“I was at the Sai Baba Ashram where Sai Baba told me by 2020 the entire country will be Hindu and 2030 the entire world will be Hindu. I feel that revolution has started,” Ashok Singhal said at an event in New Delhi. “This is not a modest revolution. It will not remain confined to India but present a new ideology before the world,” he said. According to Ashok Singhal, Narendra Modi’s victory at the polls was the end of 800 years of slavery.
Ashok Singhal played a monumental role in the rise of Hindutva from a fringe ideology to the dominant power in the country. However, there are other facets to the leader that is not very well known. For instance, he was a trained classical vocalist, his guru was the legendary Pandit Omkar Nath Thakur. It is said that he had a melodious voice.
In an interview with DNA, Singhal spoke at length about the work that he had done during his lifetime. He said, “In 1981 after the mass conversion of Scheduled Caste people to Islam in Meeankshipuram in Tamil Nadu, I became part of the VHP. We went there and talked to the leaders of the SC community in the villages. Their main complaint was that they were not allowed into the temples. We built 200 temples for the scheduled castes. The conversions stopped.”
Ashok Singhal also appeared to have much favourable opinion of Narendra Modi in comparison to Atal Bihari Vajpayee. When asked about BJP’s prospects in the 2014 Lok Sabha Elections, he said that times were changing and he believed in destiny. He said, “Things are changing. They have brought Modi to the forefront. I believe in destiny. God guides the temple movement. It is not dependent on political parties. The battle has been going on since the Babri Masjid was built in 1528. There have been 76 battles over the last four hundred years and three lakh people have died.”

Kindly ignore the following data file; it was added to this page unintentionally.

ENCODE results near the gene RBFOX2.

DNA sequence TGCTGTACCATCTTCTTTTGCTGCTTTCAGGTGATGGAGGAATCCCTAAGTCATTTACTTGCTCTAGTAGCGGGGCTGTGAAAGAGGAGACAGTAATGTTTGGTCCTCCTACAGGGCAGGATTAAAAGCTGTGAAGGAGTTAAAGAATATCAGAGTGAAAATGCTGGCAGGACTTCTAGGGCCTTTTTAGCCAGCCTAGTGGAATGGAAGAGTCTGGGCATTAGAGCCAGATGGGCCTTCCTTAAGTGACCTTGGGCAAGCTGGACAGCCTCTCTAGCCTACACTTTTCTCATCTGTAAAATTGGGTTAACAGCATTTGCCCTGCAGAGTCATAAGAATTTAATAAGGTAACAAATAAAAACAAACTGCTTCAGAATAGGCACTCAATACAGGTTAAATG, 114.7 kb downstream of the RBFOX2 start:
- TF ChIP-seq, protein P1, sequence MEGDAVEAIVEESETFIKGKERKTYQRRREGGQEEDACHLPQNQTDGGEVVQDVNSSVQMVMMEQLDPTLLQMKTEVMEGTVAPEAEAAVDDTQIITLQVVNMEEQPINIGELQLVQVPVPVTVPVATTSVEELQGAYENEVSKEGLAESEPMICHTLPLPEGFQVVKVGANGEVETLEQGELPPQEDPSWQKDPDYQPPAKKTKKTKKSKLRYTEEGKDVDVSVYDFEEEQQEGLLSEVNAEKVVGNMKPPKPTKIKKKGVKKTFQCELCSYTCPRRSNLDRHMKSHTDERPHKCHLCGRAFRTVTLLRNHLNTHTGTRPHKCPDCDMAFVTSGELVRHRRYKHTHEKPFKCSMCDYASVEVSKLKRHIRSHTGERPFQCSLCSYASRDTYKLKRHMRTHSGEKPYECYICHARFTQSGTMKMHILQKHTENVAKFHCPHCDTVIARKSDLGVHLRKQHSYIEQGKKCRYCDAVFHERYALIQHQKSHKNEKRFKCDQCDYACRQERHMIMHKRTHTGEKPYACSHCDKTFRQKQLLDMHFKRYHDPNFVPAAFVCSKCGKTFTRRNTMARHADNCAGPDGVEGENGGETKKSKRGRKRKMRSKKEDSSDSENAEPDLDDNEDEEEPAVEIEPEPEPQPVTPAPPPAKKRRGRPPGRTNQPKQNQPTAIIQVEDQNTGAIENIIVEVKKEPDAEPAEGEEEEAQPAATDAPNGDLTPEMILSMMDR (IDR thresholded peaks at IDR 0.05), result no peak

The stalwart’s opinion on ‘interfaith dialogue’ was also consistent with the conviction with which he had conducted himself throughout his life. He said, “There is no need for a dialogue. People are coming to us (Hinduism) without a dialogue. Patanjali Yoga is becoming popular all over the world. We did not go out. People are coming. We do not need conversions.”
As early as February 2013, Ashok Singhal had compared Narendra Modi’s popularity to that of Jawaharlal Nehru, India’s first Prime Minister. “There was demand from the masses in the first general elections to make Nehru prime minister… I see a similar demand for Modi now,” he had told reporters.
Like many great men before him, Ashok Singhal passed away without witnessing the conclusion of a dispute centuries old. He passed away at Medanta Hospital in Gurgaon following a multi-organ dysfunction and sepsis. He had been diagnosed with right lower lobe pneumonia, carbon-dioxide retention, sepsis and drowsiness.
Ashok Singhal’s lived his life staying true to his conviction. He graduated as a Metallurgical Engineer but engineered the greatest mass movement of Independent India. He had one demand from the party but felt betrayed when the party decided that time hadn’t come yet for the construction of the Ram Temple. Towards the end of his life, however, he could foresee that the cause for which he had sacrificed his whole life would soon come to fruition.
Although Ashok Singhal did not live long enough to witness the resolution of the Ram Janmabhoomi dispute, he died with the knowledge that it will be resolved soon enough. It took five years for the matter to come to its logical conclusion but the matter has come to rest. The Supreme Court verdict has honoured his legacy and the cause he dedicated his life to. And when all of this is said and done, Ashok Singhal will be remembered as one of the pioneers of the Ram Janmabhoomi Movement.